Retailers and brands must build immersive commerce into their budgets and think about virtual selling organizationally, creating specific line items for experiential ecommerce initiatives.

Augmented reality (AR) and virtual reality (VR) have already brought the virtual shopping experience to life, allowing consumers to explore and browse virtual stores in much the same way they do physical stores.

At the same time, faster 5G network speeds and improvements in mobile hardware and graphic rendering software now make immersive mobile interfaces possible.

Strong consumer and industry demand for metaverse experiences will only continue to drive technology advances and the adoption of immersive commerce experiences.

Reaching Gen Z With Immersion and the Metaverse

“Having a three- to five-year plan for metaverse initiatives is key,” explained Neha Singh, founder and CEO of Obsess. “Brands will also have to keep an eye on the technology that allows this space to evolve to see what developments align most closely with their own values, business models and target audiences and invest in those areas accordingly.”

She said Obsess recently conducted a consumer survey that found that some 60% of Gen Zers think brands should sell their products on metaverse platforms. The survey also discovered that digitally native millennials and Gen Zers who grew up interacting with videogames, e-sports and social media expect the ability to shop on any online platform they visit.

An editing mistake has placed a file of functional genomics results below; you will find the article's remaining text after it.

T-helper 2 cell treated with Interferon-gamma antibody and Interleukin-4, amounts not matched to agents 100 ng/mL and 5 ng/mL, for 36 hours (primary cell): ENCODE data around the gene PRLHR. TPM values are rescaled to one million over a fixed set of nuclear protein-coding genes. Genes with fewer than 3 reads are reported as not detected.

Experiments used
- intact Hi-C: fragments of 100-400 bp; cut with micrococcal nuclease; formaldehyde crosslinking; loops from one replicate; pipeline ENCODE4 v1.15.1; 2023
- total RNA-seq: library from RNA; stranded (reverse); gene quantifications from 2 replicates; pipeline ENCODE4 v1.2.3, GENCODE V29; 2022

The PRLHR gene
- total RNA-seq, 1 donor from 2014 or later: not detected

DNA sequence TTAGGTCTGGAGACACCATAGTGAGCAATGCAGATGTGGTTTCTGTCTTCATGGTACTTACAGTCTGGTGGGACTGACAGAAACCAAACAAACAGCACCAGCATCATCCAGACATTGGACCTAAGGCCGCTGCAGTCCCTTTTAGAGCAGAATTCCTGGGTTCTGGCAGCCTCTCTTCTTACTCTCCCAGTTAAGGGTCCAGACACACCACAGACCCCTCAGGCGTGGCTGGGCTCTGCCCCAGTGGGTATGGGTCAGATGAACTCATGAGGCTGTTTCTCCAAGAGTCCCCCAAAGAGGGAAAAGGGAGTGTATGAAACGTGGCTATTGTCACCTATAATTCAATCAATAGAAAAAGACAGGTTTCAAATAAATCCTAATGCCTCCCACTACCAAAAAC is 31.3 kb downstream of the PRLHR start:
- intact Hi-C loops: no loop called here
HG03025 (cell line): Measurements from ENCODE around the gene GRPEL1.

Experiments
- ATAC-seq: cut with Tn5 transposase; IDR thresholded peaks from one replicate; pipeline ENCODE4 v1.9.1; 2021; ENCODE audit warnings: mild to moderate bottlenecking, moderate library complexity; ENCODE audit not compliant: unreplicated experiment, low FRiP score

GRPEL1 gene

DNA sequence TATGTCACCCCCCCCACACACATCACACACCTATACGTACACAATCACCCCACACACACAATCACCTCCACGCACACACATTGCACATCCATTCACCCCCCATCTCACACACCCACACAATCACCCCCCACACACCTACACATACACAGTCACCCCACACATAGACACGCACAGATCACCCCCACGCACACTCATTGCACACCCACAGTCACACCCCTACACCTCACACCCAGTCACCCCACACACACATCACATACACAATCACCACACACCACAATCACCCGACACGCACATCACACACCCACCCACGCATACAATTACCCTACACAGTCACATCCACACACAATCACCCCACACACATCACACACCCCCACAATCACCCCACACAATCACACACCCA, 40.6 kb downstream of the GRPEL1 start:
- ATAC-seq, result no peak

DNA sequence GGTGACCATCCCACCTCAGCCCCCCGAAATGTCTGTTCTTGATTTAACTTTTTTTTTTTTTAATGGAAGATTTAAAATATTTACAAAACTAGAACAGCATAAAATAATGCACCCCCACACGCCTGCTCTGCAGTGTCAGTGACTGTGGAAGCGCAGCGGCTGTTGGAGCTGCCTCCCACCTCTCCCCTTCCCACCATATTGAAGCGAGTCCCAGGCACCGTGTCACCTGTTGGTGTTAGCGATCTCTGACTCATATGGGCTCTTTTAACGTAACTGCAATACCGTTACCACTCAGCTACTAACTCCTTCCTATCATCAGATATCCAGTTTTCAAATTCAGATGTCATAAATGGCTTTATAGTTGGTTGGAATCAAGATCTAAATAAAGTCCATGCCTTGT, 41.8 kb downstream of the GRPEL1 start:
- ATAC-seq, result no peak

“Consumer demand for interactive online experiences also skyrocketed during the pandemic,” Singh added. “That demand encompassed entertainment, gaming, fitness and, of course, shopping.”

She said both factors make it crucial for brands to offer immersive virtual commerce experiences that differentiate themselves from competitors and allow customers to connect whenever and wherever they want.

“It’s crucial for retail companies to maintain their core branding, values and image as they expand into the metaverse, across any and all immersive virtual experiences they create,” Singh said. “Many brands see virtual stores as simply another extension of their physical store presence.

From her perspective, offering a holistic brand experience and seamlessly connecting online and offline is the key to delivering a great omnichannel experience.

Noam Levavi, co-founder and CEO of ByondXR, agreed, explaining that when deploying immersive commerce strategies, thinking about market definition is critical. 

“You should know your target audience and define key KPIs to analyze and continuously measure and optimize,” he said. “Utilize platforms that can help with both deployment of immersive commerce and also scale quickly to new markets and personalized environments."

Levavi recommended implementing a holistic store strategy that comprises gamification, live stream, virtual try-ons and other important features that engage customers and increase sales. “Gaming is another intersection for branding and immersive experiences,” he explained. 

Related Article: Will the Metaverse Revolutionize Marketing and Customer Experience?

Build Immersive Commerce Experiences to Remain Competitive